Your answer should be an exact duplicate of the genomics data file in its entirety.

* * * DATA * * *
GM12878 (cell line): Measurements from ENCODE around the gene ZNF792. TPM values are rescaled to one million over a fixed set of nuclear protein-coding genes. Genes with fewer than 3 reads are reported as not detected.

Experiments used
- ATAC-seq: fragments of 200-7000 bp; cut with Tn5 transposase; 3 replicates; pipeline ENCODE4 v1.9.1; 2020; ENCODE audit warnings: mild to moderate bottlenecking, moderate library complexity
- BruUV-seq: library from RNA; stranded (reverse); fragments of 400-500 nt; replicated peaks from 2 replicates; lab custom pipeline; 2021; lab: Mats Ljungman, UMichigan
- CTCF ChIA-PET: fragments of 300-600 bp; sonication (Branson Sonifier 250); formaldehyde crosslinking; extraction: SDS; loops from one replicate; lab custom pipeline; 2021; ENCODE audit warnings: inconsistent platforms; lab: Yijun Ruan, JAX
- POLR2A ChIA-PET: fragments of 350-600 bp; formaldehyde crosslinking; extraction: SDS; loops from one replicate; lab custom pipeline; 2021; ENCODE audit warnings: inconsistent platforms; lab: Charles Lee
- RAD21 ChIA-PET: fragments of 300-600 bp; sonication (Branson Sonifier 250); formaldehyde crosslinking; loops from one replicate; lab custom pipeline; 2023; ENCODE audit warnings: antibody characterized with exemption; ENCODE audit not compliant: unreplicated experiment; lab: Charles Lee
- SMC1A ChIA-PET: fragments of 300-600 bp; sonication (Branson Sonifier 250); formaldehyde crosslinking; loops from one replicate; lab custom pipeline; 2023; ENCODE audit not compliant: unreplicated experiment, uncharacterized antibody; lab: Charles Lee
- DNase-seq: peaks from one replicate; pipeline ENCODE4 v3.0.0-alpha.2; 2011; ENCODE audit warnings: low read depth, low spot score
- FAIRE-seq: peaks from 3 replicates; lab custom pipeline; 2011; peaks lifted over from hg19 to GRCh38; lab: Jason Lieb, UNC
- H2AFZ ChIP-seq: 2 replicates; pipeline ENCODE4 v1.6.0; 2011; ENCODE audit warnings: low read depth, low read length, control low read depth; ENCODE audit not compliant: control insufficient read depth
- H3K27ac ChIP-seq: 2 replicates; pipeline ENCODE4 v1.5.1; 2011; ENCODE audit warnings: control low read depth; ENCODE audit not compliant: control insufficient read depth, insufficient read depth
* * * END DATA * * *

GM12878 (cell line): Measurements from ENCODE around the gene ZNF792. TPM values are rescaled to one million over a fixed set of nuclear protein-coding genes. Genes with fewer than 3 reads are reported as not detected.

Experiments used
- ATAC-seq: fragments of 200-7000 bp; cut with Tn5 transposase; 3 replicates; pipeline ENCODE4 v1.9.1; 2020; ENCODE audit warnings: mild to moderate bottlenecking, moderate library complexity
- BruUV-seq: library from RNA; stranded (reverse); fragments of 400-500 nt; replicated peaks from 2 replicates; lab custom pipeline; 2021; lab: Mats Ljungman, UMichigan
- CTCF ChIA-PET: fragments of 300-600 bp; sonication (Branson Sonifier 250); formaldehyde crosslinking; extraction: SDS; loops from one replicate; lab custom pipeline; 2021; ENCODE audit warnings: inconsistent platforms; lab: Yijun Ruan, JAX
- POLR2A ChIA-PET: fragments of 350-600 bp; formaldehyde crosslinking; extraction: SDS; loops from one replicate; lab custom pipeline; 2021; ENCODE audit warnings: inconsistent platforms; lab: Charles Lee
- RAD21 ChIA-PET: fragments of 300-600 bp; sonication (Branson Sonifier 250); formaldehyde crosslinking; loops from one replicate; lab custom pipeline; 2023; ENCODE audit warnings: antibody characterized with exemption; ENCODE audit not compliant: unreplicated experiment; lab: Charles Lee
- SMC1A ChIA-PET: fragments of 300-600 bp; sonication (Branson Sonifier 250); formaldehyde crosslinking; loops from one replicate; lab custom pipeline; 2023; ENCODE audit not compliant: unreplicated experiment, uncharacterized antibody; lab: Charles Lee
- DNase-seq: peaks from one replicate; pipeline ENCODE4 v3.0.0-alpha.2; 2011; ENCODE audit warnings: low read depth, low spot score
- FAIRE-seq: peaks from 3 replicates; lab custom pipeline; 2011; peaks lifted over from hg19 to GRCh38; lab: Jason Lieb, UNC
- H2AFZ ChIP-seq: 2 replicates; pipeline ENCODE4 v1.6.0; 2011; ENCODE audit warnings: low read depth, low read length, control low read depth; ENCODE audit not compliant: control insufficient read depth
- H3K27ac ChIP-seq: 2 replicates; pipeline ENCODE4 v1.5.1; 2011; ENCODE audit warnings: control low read depth; ENCODE audit not compliant: control insufficient read depth, insufficient read depth